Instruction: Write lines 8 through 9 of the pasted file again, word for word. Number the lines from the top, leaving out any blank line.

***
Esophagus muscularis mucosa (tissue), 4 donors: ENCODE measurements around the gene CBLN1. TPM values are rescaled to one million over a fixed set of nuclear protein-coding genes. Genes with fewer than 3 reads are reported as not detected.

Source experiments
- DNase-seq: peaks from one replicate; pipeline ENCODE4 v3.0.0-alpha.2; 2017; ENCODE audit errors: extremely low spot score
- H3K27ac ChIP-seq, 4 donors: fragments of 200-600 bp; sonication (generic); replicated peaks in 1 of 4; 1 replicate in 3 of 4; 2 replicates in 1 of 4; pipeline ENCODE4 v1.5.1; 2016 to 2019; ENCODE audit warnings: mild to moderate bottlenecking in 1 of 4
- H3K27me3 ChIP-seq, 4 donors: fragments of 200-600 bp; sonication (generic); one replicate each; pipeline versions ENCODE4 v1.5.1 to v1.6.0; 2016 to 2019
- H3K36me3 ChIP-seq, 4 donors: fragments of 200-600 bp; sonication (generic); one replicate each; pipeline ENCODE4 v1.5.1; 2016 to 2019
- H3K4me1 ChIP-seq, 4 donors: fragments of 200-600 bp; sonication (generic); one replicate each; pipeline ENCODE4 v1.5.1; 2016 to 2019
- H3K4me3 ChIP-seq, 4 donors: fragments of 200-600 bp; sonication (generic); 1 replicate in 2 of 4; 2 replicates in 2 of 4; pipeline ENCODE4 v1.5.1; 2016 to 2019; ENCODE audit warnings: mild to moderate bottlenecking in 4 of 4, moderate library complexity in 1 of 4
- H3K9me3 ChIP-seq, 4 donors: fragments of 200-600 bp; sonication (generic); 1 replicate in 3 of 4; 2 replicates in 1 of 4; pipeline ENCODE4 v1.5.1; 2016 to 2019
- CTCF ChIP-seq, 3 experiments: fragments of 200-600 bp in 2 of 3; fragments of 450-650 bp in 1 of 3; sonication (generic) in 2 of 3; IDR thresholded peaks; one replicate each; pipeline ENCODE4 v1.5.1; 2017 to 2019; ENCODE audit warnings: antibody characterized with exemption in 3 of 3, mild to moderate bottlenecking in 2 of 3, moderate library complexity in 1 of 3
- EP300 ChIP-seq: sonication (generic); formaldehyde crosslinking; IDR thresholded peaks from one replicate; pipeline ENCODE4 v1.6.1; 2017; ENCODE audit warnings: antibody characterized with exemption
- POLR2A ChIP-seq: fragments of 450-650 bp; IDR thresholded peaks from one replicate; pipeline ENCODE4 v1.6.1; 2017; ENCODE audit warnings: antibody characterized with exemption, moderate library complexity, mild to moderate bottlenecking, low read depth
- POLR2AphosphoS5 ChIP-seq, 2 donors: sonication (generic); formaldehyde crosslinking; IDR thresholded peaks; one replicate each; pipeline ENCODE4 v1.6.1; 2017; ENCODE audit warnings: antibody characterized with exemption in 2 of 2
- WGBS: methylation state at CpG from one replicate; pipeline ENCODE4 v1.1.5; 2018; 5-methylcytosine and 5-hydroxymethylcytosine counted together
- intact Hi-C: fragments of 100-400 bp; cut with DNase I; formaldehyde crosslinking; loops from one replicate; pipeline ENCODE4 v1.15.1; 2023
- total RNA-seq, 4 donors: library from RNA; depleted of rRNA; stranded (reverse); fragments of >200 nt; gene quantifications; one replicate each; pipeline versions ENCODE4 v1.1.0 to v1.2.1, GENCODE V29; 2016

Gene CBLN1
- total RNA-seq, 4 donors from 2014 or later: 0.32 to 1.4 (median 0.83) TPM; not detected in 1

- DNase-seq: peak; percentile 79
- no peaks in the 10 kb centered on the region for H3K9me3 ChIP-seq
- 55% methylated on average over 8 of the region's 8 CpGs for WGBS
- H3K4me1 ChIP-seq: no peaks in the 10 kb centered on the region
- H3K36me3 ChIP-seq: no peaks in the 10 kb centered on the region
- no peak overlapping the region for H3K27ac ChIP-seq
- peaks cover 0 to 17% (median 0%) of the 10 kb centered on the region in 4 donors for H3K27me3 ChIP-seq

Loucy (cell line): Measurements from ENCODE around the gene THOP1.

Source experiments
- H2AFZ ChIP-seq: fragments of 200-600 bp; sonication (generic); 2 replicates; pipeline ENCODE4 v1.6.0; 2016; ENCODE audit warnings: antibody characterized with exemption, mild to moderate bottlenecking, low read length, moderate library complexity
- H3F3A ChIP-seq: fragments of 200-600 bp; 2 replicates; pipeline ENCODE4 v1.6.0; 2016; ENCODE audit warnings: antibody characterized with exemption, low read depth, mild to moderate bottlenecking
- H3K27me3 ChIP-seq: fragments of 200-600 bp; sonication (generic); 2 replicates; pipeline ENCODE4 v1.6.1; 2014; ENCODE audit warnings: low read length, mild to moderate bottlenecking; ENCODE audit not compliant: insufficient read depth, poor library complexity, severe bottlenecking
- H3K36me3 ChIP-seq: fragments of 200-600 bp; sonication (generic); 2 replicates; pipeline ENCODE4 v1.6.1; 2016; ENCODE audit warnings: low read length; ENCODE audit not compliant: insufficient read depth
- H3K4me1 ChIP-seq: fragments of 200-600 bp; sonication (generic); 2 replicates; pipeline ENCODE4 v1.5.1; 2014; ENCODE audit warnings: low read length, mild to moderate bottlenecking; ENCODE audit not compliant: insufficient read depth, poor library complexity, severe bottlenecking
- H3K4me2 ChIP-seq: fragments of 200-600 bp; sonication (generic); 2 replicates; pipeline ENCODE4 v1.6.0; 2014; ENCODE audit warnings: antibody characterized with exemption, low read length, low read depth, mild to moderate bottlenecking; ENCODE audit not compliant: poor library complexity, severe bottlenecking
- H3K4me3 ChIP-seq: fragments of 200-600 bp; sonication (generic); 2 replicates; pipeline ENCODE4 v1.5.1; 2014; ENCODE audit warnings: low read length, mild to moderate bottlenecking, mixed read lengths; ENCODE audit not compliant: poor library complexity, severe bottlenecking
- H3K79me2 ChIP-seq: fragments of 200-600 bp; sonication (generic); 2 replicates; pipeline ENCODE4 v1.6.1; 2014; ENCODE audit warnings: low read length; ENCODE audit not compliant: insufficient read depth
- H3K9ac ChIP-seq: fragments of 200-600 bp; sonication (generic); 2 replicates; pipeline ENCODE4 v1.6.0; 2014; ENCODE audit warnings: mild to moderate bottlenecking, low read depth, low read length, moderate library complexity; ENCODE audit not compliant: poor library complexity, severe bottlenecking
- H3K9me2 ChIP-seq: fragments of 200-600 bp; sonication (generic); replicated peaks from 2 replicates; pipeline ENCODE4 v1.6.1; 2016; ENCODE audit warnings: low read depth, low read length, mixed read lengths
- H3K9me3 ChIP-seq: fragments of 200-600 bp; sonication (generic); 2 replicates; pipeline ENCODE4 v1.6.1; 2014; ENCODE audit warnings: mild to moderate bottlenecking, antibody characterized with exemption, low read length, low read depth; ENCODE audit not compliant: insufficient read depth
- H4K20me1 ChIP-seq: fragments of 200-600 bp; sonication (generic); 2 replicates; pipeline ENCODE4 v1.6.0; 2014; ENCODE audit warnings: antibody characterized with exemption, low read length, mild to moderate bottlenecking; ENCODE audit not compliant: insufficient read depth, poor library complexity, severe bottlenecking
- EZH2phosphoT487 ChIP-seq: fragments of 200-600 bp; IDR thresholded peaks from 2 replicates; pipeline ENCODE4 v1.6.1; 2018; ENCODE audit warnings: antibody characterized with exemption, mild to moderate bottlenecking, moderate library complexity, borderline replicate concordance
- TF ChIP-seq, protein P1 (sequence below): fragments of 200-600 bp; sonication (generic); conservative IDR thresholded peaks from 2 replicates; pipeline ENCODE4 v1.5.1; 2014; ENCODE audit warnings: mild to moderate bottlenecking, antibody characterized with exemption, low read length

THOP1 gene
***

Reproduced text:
- H3K4me3 ChIP-seq, 4 donors: fragments of 200-600 bp; sonication (generic); 1 replicate in 2 of 4; 2 replicates in 2 of 4; pipeline ENCODE4 v1.5.1; 2016 to 2019; ENCODE audit warnings: mild to moderate bottlenecking in 4 of 4, moderate library complexity in 1 of 4
- H3K9me3 ChIP-seq, 4 donors: fragments of 200-600 bp; sonication (generic); 1 replicate in 3 of 4; 2 replicates in 1 of 4; pipeline ENCODE4 v1.5.1; 2016 to 2019